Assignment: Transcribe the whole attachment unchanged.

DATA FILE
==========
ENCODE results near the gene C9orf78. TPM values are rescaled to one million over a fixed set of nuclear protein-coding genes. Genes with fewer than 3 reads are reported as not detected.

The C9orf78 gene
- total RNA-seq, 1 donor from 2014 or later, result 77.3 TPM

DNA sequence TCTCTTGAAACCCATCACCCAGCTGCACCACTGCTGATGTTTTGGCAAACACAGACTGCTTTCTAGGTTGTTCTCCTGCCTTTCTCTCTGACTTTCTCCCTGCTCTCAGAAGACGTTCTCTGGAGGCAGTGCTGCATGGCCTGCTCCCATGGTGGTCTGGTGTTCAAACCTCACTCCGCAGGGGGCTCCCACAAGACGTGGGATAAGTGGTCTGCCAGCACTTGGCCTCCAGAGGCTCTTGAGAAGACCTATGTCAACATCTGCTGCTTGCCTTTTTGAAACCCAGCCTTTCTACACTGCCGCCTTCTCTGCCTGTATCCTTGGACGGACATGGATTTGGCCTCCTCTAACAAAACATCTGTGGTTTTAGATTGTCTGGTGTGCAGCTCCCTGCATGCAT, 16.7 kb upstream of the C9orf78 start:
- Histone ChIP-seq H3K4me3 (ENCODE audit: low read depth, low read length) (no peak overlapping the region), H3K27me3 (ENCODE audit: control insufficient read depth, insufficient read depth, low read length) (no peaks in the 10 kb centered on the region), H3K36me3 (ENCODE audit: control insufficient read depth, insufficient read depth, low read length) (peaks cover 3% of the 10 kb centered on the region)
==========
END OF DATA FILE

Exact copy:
ENCODE results near the gene C9orf78. TPM values are rescaled to one million over a fixed set of nuclear protein-coding genes. Genes with fewer than 3 reads are reported as not detected.

The C9orf78 gene
- total RNA-seq, 1 donor from 2014 or later, result 77.3 TPM

DNA sequence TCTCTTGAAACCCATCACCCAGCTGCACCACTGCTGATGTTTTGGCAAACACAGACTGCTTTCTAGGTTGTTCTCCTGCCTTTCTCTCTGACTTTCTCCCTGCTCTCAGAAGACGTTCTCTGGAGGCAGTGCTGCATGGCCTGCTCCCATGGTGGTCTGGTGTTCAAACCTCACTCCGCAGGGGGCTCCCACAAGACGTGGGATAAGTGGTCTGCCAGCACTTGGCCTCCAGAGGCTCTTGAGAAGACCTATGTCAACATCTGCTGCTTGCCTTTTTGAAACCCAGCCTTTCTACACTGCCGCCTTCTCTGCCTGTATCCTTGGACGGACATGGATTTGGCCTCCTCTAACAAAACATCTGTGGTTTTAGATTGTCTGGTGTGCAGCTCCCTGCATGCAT, 16.7 kb upstream of the C9orf78 start:
- Histone ChIP-seq H3K4me3 (ENCODE audit: low read depth, low read length) (no peak overlapping the region), H3K27me3 (ENCODE audit: control insufficient read depth, insufficient read depth, low read length) (no peaks in the 10 kb centered on the region), H3K36me3 (ENCODE audit: control insufficient read depth, insufficient read depth, low read length) (peaks cover 3% of the 10 kb centered on the region)